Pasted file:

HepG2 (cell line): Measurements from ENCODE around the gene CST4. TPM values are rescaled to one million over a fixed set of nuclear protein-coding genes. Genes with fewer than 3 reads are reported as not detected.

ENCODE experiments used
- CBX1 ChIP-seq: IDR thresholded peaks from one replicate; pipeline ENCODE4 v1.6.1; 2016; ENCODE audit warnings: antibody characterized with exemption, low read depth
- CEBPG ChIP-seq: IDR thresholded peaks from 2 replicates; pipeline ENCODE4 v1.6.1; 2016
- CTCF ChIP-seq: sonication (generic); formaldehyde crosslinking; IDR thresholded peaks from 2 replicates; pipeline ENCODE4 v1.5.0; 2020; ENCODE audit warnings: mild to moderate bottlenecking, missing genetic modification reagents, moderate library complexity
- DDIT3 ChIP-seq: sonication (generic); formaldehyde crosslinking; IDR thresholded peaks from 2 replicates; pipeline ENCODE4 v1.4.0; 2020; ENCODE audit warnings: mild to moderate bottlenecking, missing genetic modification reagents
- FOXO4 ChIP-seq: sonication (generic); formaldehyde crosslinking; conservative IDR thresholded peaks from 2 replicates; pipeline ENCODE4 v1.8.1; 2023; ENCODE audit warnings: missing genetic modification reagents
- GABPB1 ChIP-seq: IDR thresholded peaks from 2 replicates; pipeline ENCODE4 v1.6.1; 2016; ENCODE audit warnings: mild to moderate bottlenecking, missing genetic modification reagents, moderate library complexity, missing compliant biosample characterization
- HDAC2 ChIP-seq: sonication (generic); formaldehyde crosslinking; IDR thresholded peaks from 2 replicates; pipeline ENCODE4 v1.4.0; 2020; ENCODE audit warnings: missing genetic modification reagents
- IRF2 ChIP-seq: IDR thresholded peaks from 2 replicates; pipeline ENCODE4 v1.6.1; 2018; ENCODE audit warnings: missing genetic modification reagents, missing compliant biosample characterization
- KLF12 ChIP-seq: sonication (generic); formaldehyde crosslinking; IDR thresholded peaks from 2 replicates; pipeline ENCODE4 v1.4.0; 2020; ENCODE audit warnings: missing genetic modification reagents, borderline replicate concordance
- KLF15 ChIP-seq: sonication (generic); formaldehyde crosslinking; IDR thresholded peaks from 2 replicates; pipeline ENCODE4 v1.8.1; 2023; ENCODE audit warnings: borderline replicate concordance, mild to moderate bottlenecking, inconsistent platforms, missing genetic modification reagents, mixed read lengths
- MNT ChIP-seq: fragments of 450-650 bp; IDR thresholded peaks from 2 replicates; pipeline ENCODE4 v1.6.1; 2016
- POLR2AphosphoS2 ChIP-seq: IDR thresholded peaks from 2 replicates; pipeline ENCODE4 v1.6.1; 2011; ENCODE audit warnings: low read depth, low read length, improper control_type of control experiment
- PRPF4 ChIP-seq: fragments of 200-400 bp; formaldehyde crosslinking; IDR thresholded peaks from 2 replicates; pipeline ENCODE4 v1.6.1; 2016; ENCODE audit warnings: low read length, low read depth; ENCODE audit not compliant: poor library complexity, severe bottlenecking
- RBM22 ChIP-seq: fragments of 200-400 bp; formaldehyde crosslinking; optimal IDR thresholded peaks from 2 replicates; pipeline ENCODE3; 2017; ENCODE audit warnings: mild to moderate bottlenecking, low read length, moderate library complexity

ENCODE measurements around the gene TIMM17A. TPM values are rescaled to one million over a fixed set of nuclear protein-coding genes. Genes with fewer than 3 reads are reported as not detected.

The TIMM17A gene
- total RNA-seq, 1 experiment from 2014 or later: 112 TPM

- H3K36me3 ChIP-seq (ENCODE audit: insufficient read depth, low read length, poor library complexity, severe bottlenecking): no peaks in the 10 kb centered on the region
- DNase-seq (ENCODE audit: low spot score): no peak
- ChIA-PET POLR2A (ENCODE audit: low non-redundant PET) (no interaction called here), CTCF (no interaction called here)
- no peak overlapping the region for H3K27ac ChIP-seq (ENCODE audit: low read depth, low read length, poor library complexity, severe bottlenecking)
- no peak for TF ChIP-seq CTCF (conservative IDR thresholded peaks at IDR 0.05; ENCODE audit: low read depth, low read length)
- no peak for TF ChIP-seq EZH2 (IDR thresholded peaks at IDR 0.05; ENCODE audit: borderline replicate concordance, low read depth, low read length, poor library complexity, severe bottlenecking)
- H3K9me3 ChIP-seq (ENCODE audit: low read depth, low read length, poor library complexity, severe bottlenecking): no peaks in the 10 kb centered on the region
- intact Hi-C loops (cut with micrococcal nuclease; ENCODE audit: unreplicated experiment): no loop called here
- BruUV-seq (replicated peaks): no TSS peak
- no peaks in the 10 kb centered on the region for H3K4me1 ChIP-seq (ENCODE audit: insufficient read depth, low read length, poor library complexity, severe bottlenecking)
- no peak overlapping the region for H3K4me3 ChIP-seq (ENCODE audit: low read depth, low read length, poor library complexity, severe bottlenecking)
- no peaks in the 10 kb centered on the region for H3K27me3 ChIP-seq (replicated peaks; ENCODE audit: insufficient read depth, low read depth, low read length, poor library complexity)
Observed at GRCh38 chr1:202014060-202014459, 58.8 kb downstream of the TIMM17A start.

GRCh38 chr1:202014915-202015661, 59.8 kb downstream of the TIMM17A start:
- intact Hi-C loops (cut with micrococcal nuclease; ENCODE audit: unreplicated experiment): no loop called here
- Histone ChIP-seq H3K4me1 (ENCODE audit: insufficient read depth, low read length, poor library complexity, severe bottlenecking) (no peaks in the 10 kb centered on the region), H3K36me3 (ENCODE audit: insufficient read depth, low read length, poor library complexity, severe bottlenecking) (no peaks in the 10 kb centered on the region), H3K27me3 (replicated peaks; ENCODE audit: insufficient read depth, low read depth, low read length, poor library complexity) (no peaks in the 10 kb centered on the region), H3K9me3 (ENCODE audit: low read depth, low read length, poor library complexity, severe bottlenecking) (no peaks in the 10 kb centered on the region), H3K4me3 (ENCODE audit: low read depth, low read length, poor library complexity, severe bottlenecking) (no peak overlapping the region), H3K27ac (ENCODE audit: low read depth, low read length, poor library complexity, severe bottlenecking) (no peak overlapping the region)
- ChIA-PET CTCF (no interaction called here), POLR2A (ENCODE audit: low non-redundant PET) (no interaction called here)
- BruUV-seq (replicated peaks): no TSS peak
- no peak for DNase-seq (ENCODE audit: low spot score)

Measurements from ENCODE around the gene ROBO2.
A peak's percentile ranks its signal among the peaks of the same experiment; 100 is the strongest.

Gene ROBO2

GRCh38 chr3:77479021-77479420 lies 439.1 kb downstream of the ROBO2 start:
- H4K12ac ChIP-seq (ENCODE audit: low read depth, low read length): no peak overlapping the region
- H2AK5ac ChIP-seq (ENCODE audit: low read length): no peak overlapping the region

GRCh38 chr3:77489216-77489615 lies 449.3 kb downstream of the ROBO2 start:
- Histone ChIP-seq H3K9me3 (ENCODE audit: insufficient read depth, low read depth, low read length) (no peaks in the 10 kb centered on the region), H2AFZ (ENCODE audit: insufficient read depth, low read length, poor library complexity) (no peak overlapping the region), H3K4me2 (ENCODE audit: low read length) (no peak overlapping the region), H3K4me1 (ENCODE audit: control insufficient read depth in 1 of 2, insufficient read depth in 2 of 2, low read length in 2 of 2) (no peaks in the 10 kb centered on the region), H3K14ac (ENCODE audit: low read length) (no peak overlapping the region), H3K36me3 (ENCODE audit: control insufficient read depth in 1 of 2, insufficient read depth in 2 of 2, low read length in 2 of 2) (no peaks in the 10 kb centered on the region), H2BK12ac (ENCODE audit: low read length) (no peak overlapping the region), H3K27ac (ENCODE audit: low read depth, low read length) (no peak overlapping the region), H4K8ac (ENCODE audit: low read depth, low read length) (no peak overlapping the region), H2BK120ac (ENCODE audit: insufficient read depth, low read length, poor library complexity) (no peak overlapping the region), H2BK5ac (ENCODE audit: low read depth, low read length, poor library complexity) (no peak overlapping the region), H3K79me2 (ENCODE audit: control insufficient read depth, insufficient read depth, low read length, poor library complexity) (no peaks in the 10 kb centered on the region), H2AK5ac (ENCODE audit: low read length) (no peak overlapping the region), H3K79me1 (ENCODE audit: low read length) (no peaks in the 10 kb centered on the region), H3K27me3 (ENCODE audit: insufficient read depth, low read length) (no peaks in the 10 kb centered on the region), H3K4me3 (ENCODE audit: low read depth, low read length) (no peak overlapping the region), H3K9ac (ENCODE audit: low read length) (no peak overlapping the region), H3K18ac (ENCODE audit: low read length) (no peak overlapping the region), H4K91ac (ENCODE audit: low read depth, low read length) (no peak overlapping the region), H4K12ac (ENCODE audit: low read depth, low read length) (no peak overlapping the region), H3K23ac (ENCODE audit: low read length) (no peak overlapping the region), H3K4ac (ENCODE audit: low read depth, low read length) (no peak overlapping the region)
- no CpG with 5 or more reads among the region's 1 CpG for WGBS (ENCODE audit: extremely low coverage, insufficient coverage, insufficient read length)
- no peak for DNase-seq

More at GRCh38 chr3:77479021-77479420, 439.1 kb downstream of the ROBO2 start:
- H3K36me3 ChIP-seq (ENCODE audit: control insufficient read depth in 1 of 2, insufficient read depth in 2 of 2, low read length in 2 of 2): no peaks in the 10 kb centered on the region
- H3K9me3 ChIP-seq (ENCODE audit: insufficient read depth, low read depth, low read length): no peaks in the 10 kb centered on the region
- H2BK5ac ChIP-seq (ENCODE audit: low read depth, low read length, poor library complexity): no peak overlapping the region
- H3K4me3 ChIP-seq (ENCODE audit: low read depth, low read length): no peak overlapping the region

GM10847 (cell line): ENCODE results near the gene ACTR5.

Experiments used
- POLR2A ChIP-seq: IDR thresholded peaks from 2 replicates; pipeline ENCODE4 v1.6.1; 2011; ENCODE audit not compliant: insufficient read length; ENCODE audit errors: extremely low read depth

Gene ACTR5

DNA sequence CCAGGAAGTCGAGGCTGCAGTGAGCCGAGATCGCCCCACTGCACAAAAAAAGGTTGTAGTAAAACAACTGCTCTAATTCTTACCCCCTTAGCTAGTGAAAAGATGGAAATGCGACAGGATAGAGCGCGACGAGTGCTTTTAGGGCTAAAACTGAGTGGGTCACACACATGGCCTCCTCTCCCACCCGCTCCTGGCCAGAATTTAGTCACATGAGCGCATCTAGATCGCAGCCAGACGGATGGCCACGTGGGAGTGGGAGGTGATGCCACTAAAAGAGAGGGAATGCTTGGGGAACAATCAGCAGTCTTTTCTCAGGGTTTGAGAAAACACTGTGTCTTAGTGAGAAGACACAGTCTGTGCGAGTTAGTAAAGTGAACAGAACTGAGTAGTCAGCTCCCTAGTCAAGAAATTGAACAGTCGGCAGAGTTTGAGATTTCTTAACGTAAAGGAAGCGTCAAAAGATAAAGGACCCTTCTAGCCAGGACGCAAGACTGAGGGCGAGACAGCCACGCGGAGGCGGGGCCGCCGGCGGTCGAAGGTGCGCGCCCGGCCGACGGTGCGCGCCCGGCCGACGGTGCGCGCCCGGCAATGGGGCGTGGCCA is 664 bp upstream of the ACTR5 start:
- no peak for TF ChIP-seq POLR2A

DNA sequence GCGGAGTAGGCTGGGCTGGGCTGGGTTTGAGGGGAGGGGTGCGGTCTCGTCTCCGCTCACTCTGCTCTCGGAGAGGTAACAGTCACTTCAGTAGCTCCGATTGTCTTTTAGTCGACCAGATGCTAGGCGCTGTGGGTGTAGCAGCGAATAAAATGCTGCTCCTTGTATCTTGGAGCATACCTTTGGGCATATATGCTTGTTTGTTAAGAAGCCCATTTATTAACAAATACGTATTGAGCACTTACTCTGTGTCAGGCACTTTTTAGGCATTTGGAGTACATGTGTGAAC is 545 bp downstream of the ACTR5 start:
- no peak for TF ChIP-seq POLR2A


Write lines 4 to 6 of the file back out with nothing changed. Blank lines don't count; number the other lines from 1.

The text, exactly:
- CEBPG ChIP-seq: IDR thresholded peaks from 2 replicates; pipeline ENCODE4 v1.6.1; 2016
- CTCF ChIP-seq: sonication (generic); formaldehyde crosslinking; IDR thresholded peaks from 2 replicates; pipeline ENCODE4 v1.5.0; 2020; ENCODE audit warnings: mild to moderate bottlenecking, missing genetic modification reagents, moderate library complexity
- DDIT3 ChIP-seq: sonication (generic); formaldehyde crosslinking; IDR thresholded peaks from 2 replicates; pipeline ENCODE4 v1.4.0; 2020; ENCODE audit warnings: mild to moderate bottlenecking, missing genetic modification reagents